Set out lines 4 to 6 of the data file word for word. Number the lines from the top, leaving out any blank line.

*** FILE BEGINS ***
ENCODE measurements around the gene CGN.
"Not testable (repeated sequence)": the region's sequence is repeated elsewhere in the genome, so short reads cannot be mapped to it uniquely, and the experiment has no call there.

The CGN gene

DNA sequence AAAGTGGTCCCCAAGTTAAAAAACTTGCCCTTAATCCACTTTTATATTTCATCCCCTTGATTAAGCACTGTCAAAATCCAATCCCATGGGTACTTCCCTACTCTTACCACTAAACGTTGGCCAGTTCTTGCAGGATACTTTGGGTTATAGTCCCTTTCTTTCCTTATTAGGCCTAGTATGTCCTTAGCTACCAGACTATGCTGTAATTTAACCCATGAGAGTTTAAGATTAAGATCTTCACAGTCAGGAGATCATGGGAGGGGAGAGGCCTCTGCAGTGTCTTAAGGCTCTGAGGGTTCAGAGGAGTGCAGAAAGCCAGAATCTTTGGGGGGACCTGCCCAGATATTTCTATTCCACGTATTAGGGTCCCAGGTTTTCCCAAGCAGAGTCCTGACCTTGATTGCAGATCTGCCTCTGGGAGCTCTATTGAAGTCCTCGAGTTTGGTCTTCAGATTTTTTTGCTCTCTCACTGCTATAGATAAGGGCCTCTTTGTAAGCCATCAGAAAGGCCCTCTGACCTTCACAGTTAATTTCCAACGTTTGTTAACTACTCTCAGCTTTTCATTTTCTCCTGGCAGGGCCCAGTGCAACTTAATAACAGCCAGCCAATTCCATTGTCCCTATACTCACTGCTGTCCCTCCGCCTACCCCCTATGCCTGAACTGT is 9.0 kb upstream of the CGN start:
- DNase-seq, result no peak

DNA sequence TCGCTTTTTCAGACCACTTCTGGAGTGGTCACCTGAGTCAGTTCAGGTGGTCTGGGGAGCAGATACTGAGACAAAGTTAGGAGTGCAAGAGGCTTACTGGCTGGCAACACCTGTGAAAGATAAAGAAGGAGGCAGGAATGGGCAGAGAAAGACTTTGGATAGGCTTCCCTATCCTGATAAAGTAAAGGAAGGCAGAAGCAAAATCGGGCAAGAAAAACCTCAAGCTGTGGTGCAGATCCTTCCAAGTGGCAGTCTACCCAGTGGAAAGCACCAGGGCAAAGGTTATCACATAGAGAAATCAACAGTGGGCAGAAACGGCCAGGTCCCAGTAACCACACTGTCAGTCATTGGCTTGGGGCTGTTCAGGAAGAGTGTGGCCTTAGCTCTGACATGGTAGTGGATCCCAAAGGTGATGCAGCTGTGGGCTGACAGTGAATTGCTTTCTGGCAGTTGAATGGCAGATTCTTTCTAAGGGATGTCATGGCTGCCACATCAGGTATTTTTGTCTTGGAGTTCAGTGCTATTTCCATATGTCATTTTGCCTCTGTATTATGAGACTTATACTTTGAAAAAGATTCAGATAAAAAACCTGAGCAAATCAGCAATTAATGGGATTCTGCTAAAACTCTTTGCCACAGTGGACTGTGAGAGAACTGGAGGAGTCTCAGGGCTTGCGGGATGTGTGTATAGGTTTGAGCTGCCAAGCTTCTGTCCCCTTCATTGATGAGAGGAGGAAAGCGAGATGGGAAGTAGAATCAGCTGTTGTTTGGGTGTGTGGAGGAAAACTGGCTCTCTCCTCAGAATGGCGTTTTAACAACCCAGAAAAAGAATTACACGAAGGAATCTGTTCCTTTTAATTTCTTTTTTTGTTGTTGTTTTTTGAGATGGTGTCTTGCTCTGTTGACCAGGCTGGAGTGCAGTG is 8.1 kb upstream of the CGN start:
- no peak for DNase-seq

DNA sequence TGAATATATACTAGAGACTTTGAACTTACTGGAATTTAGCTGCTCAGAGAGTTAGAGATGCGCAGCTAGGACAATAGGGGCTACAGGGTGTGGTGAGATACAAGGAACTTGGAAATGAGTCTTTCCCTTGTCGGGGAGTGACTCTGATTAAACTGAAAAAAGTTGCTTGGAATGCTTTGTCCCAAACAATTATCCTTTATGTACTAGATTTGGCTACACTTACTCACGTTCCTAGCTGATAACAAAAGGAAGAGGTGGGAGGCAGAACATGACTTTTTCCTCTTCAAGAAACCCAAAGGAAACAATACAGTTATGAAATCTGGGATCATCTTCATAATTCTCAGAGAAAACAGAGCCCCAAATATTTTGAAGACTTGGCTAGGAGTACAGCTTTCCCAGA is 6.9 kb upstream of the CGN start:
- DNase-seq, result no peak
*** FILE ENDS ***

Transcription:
DNA sequence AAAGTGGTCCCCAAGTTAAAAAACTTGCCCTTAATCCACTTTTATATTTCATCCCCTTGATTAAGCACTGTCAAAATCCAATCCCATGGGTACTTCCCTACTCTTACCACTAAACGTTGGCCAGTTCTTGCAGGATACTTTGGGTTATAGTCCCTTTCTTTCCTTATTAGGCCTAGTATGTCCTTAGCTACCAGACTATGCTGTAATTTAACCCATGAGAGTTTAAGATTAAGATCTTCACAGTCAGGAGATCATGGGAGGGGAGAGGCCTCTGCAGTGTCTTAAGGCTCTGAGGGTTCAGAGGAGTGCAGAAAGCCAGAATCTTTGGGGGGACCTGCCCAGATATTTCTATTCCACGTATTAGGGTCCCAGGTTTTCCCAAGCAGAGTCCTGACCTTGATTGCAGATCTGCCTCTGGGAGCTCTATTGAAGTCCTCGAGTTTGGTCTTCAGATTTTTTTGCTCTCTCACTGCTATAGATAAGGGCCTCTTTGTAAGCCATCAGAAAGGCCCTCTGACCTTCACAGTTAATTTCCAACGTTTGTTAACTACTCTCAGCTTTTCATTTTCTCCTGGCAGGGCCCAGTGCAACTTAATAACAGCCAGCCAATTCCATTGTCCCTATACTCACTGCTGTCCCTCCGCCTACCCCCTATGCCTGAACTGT is 9.0 kb upstream of the CGN start:
- DNase-seq, result no peak

DNA sequence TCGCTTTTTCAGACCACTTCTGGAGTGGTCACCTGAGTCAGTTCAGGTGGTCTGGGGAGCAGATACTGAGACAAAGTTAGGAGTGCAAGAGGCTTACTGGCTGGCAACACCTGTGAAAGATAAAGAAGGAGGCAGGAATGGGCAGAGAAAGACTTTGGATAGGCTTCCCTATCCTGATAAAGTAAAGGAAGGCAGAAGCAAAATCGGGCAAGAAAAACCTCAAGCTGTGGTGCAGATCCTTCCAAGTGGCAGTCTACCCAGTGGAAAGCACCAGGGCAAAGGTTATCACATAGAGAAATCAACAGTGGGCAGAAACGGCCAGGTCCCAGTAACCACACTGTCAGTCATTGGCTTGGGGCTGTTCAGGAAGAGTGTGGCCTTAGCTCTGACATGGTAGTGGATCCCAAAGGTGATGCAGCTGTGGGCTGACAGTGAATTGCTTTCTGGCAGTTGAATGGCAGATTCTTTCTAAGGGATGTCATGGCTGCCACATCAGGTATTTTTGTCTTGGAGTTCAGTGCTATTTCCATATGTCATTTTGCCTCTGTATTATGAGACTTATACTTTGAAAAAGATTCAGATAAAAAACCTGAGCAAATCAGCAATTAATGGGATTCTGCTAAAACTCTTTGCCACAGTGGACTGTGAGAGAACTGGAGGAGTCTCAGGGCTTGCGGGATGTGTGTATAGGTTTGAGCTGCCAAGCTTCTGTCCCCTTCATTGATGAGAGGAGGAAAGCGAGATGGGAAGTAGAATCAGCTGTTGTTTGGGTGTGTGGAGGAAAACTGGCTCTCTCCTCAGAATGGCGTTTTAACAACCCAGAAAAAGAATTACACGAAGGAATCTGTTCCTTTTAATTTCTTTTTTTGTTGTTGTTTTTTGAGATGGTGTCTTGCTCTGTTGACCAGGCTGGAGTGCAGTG is 8.1 kb upstream of the CGN start: